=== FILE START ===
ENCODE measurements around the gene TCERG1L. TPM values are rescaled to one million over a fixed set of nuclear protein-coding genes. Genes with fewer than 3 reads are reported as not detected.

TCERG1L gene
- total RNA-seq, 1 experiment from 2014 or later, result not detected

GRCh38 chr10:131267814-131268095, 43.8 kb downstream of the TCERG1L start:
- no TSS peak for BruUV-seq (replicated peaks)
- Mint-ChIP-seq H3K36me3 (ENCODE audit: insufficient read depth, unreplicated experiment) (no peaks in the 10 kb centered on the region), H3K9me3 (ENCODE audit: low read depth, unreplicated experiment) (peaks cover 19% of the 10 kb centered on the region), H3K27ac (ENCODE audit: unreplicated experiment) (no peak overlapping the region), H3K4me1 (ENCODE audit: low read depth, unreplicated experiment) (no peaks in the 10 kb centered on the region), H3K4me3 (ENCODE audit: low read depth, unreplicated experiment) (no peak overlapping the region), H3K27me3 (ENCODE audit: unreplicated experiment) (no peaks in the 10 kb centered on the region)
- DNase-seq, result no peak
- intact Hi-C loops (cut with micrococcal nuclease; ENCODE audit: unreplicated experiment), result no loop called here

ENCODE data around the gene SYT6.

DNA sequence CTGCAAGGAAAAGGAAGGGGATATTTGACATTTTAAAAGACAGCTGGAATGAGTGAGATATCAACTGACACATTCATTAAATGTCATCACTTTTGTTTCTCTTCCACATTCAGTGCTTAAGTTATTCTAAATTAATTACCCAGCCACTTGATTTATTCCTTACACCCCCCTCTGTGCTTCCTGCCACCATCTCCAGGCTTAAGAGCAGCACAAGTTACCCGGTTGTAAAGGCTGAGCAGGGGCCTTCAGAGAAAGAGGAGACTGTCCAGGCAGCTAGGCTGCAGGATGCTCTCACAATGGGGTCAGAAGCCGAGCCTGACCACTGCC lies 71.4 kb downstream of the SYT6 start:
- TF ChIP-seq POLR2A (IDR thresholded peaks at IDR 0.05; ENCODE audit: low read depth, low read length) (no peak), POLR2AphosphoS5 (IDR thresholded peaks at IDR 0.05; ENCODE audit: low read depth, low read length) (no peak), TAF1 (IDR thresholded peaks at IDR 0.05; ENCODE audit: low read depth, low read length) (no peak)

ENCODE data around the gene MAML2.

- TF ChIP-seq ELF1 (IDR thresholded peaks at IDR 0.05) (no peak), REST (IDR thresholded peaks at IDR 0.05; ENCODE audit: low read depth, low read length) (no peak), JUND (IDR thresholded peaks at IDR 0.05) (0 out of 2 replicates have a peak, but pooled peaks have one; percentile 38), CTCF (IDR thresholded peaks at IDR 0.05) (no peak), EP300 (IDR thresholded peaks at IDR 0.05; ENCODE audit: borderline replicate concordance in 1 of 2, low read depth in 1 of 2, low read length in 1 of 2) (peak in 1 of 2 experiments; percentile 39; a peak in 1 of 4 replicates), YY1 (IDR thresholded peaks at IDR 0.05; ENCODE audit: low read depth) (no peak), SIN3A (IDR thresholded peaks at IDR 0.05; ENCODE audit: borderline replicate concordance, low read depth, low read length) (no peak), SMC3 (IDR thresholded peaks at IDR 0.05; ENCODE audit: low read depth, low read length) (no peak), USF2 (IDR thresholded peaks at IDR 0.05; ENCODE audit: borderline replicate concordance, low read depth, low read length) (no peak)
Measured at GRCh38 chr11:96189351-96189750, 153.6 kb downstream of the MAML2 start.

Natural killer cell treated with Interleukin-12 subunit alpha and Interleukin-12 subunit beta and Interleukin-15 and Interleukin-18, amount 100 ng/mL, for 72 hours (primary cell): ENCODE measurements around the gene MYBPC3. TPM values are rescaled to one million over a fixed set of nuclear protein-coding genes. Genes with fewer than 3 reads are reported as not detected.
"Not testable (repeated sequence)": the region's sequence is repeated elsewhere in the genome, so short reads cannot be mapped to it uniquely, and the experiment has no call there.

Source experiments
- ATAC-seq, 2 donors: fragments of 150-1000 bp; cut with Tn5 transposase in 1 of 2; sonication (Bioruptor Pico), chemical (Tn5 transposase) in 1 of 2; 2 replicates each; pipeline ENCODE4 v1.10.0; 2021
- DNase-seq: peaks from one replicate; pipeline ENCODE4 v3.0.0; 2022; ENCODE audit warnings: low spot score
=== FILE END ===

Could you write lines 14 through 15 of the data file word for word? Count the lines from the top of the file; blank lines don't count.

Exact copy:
Measured at GRCh38 chr11:96189351-96189750, 153.6 kb downstream of the MAML2 start.

Natural killer cell treated with Interleukin-12 subunit alpha and Interleukin-12 subunit beta and Interleukin-15 and Interleukin-18, amount 100 ng/mL, for 72 hours (primary cell): ENCODE measurements around the gene MYBPC3. TPM values are rescaled to one million over a fixed set of nuclear protein-coding genes. Genes with fewer than 3 reads are reported as not detected.